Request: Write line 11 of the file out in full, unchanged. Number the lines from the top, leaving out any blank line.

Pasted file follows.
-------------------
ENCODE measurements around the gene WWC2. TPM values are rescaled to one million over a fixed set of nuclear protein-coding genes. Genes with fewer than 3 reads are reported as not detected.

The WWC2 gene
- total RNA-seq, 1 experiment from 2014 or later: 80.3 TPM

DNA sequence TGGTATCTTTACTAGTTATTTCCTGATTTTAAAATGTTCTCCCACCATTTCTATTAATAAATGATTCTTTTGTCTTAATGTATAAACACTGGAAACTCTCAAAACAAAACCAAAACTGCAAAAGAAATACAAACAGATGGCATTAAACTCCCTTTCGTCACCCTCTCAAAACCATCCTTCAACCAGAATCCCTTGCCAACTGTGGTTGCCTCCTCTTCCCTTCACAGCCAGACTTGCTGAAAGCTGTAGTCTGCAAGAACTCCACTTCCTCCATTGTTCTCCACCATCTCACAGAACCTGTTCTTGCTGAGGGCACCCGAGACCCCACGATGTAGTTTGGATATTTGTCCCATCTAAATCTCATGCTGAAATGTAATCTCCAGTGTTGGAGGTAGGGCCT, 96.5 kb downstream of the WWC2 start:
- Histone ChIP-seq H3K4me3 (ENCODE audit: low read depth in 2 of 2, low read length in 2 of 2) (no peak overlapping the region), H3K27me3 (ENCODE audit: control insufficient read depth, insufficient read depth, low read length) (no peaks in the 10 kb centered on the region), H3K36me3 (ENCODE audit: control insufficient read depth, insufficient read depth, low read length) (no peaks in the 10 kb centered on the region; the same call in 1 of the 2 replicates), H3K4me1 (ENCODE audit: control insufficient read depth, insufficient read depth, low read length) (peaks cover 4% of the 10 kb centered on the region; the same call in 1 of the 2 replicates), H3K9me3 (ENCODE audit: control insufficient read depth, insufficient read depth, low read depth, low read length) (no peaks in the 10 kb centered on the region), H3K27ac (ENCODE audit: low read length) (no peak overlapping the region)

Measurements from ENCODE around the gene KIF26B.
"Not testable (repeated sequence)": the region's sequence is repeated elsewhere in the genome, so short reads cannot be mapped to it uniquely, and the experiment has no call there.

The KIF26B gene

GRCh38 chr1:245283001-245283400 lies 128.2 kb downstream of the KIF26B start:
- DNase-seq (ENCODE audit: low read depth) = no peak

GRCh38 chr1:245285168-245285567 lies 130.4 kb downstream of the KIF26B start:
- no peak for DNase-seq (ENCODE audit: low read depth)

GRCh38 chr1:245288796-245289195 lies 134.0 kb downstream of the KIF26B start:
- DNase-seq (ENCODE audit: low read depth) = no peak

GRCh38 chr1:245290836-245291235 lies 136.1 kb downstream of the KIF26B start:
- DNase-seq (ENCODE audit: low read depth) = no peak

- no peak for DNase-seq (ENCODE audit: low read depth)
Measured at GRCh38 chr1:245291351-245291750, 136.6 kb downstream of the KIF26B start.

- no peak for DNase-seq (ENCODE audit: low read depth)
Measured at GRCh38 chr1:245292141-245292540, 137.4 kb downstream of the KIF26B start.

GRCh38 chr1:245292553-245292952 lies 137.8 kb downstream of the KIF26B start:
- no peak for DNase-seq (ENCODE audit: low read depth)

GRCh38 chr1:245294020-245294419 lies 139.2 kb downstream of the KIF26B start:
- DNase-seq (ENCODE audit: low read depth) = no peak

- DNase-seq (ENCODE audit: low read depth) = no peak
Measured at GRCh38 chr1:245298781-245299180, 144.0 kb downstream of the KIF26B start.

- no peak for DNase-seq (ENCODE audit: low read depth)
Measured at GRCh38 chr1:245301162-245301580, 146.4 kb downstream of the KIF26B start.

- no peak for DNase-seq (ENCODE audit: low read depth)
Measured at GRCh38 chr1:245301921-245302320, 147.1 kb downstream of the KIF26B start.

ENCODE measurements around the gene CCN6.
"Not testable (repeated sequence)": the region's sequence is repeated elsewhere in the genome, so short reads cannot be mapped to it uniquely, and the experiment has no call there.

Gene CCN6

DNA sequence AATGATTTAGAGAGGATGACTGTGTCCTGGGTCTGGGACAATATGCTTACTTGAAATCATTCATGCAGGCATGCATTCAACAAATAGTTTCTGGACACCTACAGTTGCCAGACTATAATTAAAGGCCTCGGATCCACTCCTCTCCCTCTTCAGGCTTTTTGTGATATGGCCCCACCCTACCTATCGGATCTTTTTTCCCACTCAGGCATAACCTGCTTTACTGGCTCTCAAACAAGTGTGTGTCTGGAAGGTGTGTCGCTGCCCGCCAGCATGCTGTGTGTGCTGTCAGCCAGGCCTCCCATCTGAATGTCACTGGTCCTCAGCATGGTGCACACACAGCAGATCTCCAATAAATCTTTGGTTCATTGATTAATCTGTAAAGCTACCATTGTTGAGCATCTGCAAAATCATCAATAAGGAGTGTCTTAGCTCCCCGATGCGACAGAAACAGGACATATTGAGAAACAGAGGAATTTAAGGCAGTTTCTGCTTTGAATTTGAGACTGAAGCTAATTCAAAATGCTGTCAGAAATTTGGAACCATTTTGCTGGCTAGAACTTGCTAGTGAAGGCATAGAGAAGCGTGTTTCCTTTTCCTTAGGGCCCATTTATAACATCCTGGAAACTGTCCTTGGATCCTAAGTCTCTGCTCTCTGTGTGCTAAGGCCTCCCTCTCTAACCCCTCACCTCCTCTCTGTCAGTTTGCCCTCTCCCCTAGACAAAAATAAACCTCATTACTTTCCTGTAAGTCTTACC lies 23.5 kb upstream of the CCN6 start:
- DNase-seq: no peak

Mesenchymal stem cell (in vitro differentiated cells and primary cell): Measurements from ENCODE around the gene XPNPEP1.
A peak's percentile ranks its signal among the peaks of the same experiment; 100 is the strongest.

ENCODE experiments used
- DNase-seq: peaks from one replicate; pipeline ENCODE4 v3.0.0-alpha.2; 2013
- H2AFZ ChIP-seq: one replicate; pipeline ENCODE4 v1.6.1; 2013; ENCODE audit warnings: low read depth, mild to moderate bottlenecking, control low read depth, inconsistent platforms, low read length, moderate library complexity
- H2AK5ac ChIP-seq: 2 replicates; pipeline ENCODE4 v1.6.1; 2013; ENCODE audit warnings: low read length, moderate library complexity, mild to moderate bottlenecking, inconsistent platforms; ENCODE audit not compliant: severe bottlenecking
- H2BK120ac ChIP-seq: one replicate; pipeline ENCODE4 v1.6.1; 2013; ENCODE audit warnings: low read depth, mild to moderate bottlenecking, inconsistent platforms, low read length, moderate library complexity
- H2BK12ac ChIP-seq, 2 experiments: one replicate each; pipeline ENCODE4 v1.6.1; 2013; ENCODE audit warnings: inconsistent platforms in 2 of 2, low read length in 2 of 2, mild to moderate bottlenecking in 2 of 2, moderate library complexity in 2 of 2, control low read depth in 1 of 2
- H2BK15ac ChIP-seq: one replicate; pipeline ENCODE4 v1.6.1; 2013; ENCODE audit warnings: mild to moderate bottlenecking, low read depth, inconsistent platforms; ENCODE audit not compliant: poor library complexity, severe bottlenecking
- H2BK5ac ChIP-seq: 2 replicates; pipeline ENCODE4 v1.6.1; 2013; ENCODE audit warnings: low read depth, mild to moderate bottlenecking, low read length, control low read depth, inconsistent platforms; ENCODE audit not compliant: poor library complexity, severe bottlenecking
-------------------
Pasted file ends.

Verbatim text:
GRCh38 chr1:245285168-245285567 lies 130.4 kb downstream of the KIF26B start: